-  titre (title). Here enter the name of the file format — usually that of the programme which is required to create and read that format. Give it a short name, as generic as possible. On a multilingual site don’t use a language-specific name — for example, a German-speaking visitor won’t probably be attracted by a file described as a “vector image for Illustrator”, while “Adobe Illustrator” will be a more effective description.

-  descriptif. This field is to be left empty as it isn’t used.

-  extension. This is the most important field. This is where the file extension is entered. For example, “rm” and “ram” for Real file formats, “pdf” for an Acrobat PDF file, “gif” for a GIF format file, etc.

-  mime_type. This field is to be left empty as it isn’t used.

-  inclus (inset). You have the choice between “embed”, “non” (no), “image”. Be careful in choosing the setting as it affects the way your site works and the way this type of file will be “fetched” in your site to be displayed to visitors:

  • “non”: this file format can’t be included directly (inside) an HTML page; it can only be displayed through a hypertext link. For example, a PDF file can only be displayed inside an HTML page, and therefore the only way to attach it is to make a hypertext link enabling the file to be opened in a new window — or to be downloaded on the visitor’s hard disk. So for a “pdf” format file “non” must be entered in the inclus field.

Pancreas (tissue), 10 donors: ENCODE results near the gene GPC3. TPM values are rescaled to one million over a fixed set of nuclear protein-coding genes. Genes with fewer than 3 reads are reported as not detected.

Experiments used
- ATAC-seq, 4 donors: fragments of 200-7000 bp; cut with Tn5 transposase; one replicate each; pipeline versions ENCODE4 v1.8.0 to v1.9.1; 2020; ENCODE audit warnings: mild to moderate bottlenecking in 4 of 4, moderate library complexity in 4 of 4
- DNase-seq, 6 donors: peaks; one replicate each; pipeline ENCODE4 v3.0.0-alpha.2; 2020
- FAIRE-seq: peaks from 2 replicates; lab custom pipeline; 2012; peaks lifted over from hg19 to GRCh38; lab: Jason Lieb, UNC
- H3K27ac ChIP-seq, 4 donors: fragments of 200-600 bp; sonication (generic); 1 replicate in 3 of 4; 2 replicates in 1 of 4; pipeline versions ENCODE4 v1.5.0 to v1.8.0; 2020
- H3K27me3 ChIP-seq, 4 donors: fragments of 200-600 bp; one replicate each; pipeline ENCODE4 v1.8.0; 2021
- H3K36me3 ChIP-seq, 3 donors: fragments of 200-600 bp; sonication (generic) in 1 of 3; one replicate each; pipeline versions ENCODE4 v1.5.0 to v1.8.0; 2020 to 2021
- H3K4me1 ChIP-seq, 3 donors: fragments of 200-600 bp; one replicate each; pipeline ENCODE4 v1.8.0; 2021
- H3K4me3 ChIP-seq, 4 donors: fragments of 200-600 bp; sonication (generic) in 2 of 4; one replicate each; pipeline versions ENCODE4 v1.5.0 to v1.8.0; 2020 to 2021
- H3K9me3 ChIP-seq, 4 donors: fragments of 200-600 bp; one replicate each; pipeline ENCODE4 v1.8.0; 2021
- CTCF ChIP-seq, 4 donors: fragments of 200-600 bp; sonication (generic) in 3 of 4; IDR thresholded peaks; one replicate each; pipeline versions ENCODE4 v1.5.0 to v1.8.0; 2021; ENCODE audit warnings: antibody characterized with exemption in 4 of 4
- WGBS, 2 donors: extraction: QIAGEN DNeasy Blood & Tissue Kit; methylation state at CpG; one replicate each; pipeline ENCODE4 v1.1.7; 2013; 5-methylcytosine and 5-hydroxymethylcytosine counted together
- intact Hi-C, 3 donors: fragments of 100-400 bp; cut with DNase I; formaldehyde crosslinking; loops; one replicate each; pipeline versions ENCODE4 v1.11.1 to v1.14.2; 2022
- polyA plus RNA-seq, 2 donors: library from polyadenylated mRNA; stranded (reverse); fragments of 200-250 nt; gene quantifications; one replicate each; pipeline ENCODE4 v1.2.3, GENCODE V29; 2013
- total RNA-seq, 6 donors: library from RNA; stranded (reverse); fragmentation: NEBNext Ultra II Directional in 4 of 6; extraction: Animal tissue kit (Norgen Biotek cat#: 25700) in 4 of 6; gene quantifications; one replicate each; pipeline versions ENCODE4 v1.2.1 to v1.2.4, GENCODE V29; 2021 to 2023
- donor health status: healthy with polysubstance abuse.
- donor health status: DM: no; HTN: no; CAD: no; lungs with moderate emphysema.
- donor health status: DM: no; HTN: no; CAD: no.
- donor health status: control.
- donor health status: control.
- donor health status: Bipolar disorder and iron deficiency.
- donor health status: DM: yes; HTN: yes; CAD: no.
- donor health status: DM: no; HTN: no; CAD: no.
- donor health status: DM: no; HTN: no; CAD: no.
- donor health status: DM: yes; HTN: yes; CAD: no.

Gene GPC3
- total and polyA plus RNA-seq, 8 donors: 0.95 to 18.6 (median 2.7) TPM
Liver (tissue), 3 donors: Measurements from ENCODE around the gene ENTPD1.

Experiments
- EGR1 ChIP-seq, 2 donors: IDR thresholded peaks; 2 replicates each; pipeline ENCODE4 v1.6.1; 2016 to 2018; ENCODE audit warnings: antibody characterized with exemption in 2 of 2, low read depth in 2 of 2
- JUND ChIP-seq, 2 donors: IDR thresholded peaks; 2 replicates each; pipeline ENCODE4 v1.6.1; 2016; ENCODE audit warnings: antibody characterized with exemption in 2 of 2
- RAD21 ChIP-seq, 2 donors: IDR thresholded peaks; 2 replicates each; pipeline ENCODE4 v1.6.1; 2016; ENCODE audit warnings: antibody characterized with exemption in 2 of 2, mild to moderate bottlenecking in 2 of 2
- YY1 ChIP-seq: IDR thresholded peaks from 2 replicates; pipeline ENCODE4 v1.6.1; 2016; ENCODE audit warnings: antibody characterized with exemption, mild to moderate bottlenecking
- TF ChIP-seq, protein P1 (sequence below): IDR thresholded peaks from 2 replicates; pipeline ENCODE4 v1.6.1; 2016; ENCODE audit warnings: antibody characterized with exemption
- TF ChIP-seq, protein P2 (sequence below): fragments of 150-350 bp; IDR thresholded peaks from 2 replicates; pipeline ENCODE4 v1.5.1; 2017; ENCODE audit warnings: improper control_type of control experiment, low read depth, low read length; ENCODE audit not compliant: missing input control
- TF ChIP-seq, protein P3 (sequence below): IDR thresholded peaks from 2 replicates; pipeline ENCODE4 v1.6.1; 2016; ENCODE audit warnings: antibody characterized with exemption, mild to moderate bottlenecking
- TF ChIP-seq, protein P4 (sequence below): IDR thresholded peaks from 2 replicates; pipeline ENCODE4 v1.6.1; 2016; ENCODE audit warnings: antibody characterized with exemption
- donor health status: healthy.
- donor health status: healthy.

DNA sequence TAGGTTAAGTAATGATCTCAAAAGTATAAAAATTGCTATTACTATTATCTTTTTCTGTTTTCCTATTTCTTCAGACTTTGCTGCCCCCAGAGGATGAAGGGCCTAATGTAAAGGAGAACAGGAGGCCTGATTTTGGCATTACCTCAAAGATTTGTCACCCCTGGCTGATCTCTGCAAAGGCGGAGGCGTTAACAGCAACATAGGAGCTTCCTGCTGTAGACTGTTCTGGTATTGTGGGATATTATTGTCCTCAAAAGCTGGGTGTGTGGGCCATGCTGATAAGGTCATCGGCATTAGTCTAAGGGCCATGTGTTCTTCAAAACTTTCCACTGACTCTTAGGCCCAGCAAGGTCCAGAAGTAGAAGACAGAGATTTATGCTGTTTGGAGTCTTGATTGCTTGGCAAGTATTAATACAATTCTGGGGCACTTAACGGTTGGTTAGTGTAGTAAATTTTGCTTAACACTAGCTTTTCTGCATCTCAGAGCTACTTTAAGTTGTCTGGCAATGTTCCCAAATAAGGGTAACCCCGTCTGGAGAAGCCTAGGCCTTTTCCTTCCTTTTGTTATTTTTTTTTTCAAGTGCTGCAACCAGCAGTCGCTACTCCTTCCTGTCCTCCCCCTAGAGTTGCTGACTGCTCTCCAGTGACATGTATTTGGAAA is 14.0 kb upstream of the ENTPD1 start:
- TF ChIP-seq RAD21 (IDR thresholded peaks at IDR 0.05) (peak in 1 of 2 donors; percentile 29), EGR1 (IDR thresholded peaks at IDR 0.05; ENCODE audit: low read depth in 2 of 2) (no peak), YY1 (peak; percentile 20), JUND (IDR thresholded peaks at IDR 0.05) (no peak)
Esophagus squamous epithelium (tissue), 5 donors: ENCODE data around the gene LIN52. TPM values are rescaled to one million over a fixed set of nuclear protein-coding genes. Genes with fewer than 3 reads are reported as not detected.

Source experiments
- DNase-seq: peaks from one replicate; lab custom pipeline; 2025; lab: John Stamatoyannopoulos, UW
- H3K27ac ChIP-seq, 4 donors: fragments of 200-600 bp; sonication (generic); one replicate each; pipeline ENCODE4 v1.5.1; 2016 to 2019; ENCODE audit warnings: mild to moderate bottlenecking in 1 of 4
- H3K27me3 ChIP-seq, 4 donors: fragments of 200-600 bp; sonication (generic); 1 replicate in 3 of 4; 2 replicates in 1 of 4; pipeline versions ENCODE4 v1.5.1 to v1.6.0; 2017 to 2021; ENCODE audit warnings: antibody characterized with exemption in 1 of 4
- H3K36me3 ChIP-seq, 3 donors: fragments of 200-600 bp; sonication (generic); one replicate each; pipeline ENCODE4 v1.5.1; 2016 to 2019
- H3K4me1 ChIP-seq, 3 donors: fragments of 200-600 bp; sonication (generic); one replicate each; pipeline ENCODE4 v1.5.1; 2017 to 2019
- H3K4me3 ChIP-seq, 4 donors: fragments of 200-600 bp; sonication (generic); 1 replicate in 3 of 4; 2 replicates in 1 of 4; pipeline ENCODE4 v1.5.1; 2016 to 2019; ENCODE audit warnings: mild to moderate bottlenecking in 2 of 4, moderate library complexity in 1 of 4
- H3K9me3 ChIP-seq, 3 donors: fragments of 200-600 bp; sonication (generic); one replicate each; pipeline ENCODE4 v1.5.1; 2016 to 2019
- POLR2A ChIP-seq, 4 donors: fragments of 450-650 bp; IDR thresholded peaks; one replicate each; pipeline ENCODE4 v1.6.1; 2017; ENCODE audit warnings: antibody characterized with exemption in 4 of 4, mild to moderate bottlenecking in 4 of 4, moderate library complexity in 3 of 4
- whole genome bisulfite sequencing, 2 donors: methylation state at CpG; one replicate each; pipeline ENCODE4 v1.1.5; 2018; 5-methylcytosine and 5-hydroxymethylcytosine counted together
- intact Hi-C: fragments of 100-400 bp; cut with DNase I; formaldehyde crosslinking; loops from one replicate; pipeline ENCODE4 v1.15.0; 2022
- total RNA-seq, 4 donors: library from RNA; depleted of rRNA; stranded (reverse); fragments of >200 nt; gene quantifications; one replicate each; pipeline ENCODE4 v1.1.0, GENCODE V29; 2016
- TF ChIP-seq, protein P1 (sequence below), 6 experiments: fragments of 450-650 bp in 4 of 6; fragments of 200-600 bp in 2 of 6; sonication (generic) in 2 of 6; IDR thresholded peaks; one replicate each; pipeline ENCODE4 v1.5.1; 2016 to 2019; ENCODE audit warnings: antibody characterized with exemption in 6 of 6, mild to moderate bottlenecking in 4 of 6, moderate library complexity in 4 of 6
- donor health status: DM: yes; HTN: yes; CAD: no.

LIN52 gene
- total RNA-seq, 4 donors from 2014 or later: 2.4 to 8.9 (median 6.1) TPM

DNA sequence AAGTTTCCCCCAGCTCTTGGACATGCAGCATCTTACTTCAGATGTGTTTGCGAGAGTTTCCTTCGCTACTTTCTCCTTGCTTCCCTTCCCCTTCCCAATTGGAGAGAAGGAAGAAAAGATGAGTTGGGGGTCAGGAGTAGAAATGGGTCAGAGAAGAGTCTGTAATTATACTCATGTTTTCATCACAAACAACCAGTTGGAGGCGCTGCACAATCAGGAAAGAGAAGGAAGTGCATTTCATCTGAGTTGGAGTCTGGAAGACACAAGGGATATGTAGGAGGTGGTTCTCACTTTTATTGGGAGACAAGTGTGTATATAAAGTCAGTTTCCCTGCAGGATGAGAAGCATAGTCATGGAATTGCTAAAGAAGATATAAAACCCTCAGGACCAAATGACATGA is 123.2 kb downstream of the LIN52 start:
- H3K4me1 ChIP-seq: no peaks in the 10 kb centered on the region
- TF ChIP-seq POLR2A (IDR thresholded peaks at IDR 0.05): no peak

• “embed”: this file format can be directly displayed inside an HTML page where it will be read on a browser extension, such as a plugin. This is the case of most multimedia file formats used on the Web, like Flash, Shockwave, video clips, etc.
  • “image”: describes image formats that are displayed directly in the HTML page without a particular extension being required — to display them, use the HTML <img src=...> markup. You shouldn’t have to add any files of this type as the list provided with SPIP is quite exhaustive. (Note this carefully: some formats concerning images made with “drawing” softwares can’t be displayed directly as “image”, and an extension is required to read them; such formats will therefore be “embed”, or even “non”.)

-  upload. Shows uploading that file format is allowed through SPIP Web interface. “oui” (yes) is therefore selected.

-  maj. This field being automatically managed by SPIP, it must be left blank.

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After completing these steps you can create a new icon, i.e. a preview thumbnail, corresponding to that file format. To ensure graphic consistency with the default icons provided with SPIP, the thumbnail size will be approximately set to 48-pixel wide and 52-pixel high.

Any image formats can be used (GIF, PNG, JPG), but it’s best to choose a format allowing background transparency.

-  Your file name will be made up of the following items:

  • extension of the authorized file format;
  • graphic format of the thumbnail (“.gif”, “.png”, etc.);
  • for example, a thumbnail saved in a PNG format, and created for the PDF format will be called “pdf.png”.
  • N.B. names ending in “-dist” are exclusively used for files distributed with SPIP. So don’t use “pdf-dist.png” since it is the one used by SPIP developers. If you use this name your file will be likely to be overwritten on your next SPIP upgrade.

-  This thumbnail can be uploaded by FTP into the /IMG/icones (icons) directory.